In this pot the Euphorbia Diamond Frost has a fine texture which contrasts with the other plants heavier leaves and flowers. The shape of the Petunia and Calibrachoa flowers repeat each other, and their coloration (yellow with a blush of coral) is similar on these Supertunia Honey and Superbells Tropical Sunrise. But their round flower shape contrasts with the Euphorbia, Cuphea and Angelonia Angelface Wedgewood Blue blooms. The shape of the plants also vary: Angelonia will have a tall shape, the Cuphea, Calibrachoa and Euphorbia a rounded shape, and the Supertunia Honey will cascade down over the pot and onto the porch.

 

This pot contains three plants that repeat a yellow color with different size flowers, along with a

This pot contains three plants that repeat the yellow color (Supertunia Limonchello, Osteospermum Bright Lights Yellow, and Sanvitalia Sunbini) with different size flowers. Other annuals in this pot will have  contrasting colors and shapes when they come into bloom. In addition to the yellow, there is blue Evolvulus Blue My Mind and Angelonia Angelface Blue and coral in the Calibrachoa Superbells Tropical Sunrise.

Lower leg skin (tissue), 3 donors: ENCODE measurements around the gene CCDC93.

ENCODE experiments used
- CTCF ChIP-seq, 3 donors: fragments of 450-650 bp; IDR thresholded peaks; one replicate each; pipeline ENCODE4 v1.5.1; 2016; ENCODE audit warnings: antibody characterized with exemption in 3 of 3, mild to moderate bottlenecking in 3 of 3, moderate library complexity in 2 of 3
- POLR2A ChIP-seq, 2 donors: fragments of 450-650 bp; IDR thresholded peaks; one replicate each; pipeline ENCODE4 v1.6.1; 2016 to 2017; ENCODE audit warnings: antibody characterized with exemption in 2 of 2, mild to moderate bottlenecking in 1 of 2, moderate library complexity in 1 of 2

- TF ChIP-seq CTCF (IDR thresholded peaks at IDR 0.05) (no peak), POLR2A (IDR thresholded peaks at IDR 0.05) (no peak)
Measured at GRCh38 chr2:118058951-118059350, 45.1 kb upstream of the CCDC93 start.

Here are some tips that I’ve found helpful in potting up containers that last well all summer:

  1. Fill the container completely to the bottom of the pot, and don’t cover drainage holes. That means no rocks, shards, coffee filters or screening in the bottom of the pots. (Think you need rocks “for drainage? You need to read Coffee for Roses instead!)
  2. Use new potting soil…if the container is large or tall you might recycle some of last years mix in the bottom third of the pot, breaking it up if there are still roots there, and throwing in some fertilizer. But for the top 2/3 of the pot use fresh potting mix.
  3. Mix together equal parts of a time-release synthetic fertilizer and organic granular fertilizer and work this into the potting soil before you plant.
  4. You don’t have to loosen, cut or “tickle” the bottom roots on most plants, especially those grown in pots as these Proven Winners were. This practice is useful on really, really congested, root-bound plants but it’s gotten out-of-hand and can be more disruptive to potted plants than leaving them alone.
  5. For pots that are going on decks and porches, using “pot feet” allows better air circulation and ease of washing.
  6. Filling pots: